- Older millennials (and younger Generation Xs) have seen their liabilities balloon to record levels.
- And while earnings have grown rapidly, they aren’t catching up fast enough to absorb higher debt payments.
- The burden is set to grow: average Canadians renewing their mortgages could see their monthly payments jump by ~25% by early 2024.
- And the current, elevated intake of newcomers is set to slow as the system catches up with pandemic disruptions.
- The bottom line: Though their consumption has remained resilient, heavy liabilities make Canadians in the middle of the age distribution most vulnerable to labour market shocks. If job losses rise in this group, strength in consumer activity will most certainly erode.
Millennials are more indebted than ever
The millennial generation has in many ways been defined by its staggeringly high household debt.
Canadians between the ages of 35 and 44 (who have debt) had a total debt-to-disposable income ratio of 250% in 2019. That’s far heavier than the debt load that was carried by Canadians of the same age in 1999 (~150%). Younger indebted millennials (under age 35) aren’t faring much better, with debt loads worth 165% of their disposable income. Surprisingly, this youngest cohort hasn’t seen its debt-to-income ratio rise materially since 1999, though its home ownership rate is much lower (only one-third have a mortgage).
Following a rapid round of interest rate hikes, Canadians renewing their mortgages1 in the near future could face a 25% increase in monthly payments. Not all millennials have mortgages. But for those that do, the impact on payments will be much more dramatic. This is especially the case for younger cohorts with higher remaining principals—particularly since earnings haven’t kept up with the pace of debt accumulation. Since the beginning of the pandemic, average hourly earnings have risen 12%, less than half the increase of the average five-year fixed mortgage payment.
Higher rates are a boon to many asset-rich boomers
Boomers—Canada’s largest cohort—are faring better. Those aged 65 and older account for nearly a quarter of tax filers and 20% of total household income. And as a general rule, this group is far less sensitive to interest rate hikes. That’s because only 14% of boomer households still have mortgage debt and for those that do, the average balance is half the size of a millennial mortgage. Boomers and older Generation Xs (aged 55 and up) have also amassed a bigger basket of interest-earning assets—which stand to benefit from a higher interest rate environment. Canadians’ personal term deposits in chartered banks have risen $200 billion above pre-pandemic levels, largely due to the lure of higher interest rates.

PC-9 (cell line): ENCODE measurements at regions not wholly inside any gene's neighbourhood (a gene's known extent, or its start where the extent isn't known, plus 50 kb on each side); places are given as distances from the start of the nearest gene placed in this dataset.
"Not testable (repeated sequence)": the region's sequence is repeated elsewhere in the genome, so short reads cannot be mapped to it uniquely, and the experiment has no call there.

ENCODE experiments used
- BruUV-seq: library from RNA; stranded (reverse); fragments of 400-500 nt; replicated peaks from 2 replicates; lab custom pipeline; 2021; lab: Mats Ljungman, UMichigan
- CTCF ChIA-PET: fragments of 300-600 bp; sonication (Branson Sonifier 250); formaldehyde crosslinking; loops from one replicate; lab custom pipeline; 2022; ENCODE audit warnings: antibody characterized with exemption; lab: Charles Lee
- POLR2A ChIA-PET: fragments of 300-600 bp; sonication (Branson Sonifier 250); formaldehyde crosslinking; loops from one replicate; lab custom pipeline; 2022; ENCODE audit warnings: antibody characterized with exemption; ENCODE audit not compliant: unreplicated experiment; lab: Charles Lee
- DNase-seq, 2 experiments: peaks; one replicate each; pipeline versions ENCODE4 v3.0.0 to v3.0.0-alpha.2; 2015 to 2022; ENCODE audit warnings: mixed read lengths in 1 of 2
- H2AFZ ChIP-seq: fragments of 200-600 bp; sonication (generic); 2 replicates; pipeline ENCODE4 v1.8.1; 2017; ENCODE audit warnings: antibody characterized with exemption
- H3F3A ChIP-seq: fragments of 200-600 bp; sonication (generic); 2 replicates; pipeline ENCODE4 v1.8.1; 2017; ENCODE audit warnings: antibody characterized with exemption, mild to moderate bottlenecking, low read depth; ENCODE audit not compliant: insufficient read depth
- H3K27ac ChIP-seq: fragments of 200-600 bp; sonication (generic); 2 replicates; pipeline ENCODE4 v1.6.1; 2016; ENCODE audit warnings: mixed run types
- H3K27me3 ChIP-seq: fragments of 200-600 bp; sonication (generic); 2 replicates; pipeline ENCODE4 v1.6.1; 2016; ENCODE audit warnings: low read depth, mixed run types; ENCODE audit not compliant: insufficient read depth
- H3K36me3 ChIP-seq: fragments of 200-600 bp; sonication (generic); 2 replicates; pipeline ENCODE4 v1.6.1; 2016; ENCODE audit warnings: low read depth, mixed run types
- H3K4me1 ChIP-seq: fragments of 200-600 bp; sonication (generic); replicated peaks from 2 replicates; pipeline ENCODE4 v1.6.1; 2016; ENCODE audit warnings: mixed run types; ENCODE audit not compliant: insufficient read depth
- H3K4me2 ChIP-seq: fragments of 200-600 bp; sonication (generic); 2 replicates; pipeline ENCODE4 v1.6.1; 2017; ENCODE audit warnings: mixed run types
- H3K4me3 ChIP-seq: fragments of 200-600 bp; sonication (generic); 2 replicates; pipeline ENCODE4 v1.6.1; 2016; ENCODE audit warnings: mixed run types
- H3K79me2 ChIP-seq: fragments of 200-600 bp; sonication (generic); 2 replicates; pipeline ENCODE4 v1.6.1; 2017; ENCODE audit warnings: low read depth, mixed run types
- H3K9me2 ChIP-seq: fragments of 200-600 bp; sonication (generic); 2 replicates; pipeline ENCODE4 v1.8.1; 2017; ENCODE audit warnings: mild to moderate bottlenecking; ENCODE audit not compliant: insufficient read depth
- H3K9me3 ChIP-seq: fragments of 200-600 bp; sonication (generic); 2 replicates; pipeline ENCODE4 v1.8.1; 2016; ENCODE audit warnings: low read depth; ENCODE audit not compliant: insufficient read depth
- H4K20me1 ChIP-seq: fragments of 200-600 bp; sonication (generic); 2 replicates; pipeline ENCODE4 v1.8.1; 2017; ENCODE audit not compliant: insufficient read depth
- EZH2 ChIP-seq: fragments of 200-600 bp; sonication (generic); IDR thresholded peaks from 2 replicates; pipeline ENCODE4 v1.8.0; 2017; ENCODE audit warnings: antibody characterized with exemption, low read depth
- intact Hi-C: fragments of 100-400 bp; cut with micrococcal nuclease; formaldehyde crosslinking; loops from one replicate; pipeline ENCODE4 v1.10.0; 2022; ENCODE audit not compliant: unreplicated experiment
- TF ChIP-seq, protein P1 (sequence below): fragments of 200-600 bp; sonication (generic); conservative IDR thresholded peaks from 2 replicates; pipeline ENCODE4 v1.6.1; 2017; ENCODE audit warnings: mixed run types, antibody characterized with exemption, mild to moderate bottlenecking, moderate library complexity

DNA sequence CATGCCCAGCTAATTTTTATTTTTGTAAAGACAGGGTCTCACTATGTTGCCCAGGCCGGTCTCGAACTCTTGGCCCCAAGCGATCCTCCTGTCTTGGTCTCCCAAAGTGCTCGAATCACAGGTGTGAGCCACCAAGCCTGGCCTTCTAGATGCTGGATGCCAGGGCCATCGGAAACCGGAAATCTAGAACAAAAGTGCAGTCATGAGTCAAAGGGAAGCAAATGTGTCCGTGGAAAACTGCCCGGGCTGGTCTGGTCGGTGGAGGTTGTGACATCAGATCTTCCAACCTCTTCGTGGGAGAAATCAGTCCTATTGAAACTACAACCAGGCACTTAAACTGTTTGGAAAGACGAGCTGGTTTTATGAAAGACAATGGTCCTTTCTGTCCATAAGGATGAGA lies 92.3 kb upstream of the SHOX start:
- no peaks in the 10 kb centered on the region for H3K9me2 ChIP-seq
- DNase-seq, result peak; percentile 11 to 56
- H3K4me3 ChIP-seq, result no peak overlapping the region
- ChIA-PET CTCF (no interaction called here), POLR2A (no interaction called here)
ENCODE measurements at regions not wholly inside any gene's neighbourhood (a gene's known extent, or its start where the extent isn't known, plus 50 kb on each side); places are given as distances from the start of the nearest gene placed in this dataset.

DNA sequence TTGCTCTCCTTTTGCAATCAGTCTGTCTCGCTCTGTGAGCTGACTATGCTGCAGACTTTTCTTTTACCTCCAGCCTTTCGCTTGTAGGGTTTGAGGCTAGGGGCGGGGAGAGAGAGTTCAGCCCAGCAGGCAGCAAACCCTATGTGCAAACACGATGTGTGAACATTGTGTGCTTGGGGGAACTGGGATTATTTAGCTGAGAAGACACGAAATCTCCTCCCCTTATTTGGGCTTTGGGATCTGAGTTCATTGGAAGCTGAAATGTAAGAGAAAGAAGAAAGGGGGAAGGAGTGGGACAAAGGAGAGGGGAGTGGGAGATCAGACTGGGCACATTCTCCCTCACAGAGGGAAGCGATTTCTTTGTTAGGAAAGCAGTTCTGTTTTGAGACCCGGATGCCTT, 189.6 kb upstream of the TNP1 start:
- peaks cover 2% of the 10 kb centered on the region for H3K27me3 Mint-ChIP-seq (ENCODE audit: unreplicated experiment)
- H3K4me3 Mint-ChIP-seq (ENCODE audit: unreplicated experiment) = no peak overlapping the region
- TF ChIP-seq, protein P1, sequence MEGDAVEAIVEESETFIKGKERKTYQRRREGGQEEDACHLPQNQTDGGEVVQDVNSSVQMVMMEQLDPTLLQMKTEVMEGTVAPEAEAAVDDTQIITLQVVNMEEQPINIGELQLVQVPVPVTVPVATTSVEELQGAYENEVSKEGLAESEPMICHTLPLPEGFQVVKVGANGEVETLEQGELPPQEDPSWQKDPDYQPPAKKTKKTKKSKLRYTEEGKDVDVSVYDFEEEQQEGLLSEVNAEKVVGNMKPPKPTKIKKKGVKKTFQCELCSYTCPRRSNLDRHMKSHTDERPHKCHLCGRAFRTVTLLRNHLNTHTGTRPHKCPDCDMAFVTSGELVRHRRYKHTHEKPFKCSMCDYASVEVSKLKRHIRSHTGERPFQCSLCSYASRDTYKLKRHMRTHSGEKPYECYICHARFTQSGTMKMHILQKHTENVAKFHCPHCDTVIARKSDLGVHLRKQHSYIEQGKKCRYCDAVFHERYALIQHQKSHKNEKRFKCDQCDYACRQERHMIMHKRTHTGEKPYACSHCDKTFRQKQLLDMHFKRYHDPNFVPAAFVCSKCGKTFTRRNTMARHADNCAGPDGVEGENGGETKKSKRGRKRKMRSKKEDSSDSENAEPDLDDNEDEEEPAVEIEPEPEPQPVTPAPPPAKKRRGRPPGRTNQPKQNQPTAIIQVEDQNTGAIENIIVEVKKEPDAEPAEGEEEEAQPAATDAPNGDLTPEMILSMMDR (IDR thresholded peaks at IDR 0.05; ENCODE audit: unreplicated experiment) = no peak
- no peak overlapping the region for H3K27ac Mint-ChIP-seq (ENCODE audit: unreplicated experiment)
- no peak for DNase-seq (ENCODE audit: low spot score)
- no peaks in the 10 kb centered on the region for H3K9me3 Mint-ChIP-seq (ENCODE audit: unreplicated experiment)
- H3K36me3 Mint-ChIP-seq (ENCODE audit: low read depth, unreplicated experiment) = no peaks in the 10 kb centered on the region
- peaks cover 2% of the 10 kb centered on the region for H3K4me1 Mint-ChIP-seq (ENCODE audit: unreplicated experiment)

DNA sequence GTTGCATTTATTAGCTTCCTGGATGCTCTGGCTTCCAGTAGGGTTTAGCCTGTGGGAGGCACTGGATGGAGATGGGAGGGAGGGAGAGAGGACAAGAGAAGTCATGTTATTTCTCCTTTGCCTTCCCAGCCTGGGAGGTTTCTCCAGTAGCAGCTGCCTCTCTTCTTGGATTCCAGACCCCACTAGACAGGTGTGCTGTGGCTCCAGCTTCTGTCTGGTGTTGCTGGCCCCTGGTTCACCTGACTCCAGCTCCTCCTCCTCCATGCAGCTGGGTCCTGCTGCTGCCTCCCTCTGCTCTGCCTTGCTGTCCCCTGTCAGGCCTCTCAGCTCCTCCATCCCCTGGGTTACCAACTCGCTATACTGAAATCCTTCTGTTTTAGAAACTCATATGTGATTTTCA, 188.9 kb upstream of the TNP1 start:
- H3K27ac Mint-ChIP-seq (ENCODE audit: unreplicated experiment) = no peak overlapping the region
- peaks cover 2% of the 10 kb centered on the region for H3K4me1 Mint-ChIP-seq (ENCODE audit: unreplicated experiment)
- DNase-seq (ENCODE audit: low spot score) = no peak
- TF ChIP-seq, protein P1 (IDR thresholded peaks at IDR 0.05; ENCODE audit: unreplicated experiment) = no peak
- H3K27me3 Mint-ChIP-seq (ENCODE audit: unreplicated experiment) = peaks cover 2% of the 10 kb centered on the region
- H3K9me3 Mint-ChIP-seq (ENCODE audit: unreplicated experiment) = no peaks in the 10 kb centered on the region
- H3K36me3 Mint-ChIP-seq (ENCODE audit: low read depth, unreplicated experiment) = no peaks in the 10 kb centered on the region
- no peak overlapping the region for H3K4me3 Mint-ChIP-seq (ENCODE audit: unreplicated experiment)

For Canadians aged 65 and older, employment income is also less important (accounting for a smaller share of their total income), as their assets insulate them from income shocks associated with job losses. Two-thirds of income for Canadians aged 65 and older comes from private pensions and government transfers. Only 16% is employment income.
Yet boomers tend to spend less
Despite these advantages, boomers’ consumption levels are the lowest on average. This group is spending over a third less on discretionary goods and services than younger Canadians in their thirties. And given younger cohorts’ heavy reliance on a stable employment income (which accounts for 85% of their total income) to service high debt levels, layoffs could significantly derail discretionary spending. While growth is still holding up even after record rate hikes, higher unemployment rates may trigger an entirely different outcome for demand in the year ahead.
Carrie Freestone is a member of the macroeconomic analysis group and is responsible for examining key economic trends including consumer spending, labour markets, GDP, and inflation.
Proof Point is edited by Naomi Powell, Managing Editor of RBC Economics & Thought Leadership.
- Based on a five-year fixed rate mortgage with a 25-year amortization period. Rates are sourced from RateHub based on a change in average mortgage rates between January 2019 and January 2023.
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